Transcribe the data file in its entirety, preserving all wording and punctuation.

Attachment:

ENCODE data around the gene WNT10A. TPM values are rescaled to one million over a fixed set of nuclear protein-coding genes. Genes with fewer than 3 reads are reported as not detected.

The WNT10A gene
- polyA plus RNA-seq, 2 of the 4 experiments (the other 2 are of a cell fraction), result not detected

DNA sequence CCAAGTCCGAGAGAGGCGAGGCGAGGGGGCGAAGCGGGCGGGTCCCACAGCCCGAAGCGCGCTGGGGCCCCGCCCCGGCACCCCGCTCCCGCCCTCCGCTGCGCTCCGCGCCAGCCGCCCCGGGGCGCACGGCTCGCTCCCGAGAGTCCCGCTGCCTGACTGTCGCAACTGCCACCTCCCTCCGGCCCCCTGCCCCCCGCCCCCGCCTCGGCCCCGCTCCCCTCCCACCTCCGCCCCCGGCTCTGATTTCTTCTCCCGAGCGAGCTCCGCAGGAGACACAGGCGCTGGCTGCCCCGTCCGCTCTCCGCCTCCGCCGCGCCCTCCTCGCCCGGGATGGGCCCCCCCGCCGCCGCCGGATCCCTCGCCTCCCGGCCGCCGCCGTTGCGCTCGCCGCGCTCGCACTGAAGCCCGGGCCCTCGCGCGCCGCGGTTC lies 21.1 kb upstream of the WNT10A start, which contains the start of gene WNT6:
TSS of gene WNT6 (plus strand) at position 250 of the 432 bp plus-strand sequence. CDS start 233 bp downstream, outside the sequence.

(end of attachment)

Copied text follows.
ENCODE data around the gene WNT10A. TPM values are rescaled to one million over a fixed set of nuclear protein-coding genes. Genes with fewer than 3 reads are reported as not detected.

The WNT10A gene
- polyA plus RNA-seq, 2 of the 4 experiments (the other 2 are of a cell fraction), result not detected

DNA sequence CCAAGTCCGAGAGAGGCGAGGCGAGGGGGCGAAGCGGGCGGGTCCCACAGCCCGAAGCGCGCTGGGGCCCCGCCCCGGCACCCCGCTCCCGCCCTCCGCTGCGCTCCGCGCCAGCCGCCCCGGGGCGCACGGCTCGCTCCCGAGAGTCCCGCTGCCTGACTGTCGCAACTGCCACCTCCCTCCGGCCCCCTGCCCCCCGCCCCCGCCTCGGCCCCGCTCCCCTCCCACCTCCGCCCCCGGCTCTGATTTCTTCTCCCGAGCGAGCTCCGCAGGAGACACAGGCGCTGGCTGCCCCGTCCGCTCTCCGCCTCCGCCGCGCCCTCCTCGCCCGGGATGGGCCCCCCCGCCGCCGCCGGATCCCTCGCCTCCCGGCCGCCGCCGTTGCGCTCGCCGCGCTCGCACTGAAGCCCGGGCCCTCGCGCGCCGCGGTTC lies 21.1 kb upstream of the WNT10A start, which contains the start of gene WNT6:
TSS of gene WNT6 (plus strand) at position 250 of the 432 bp plus-strand sequence. CDS start 233 bp downstream, outside the sequence.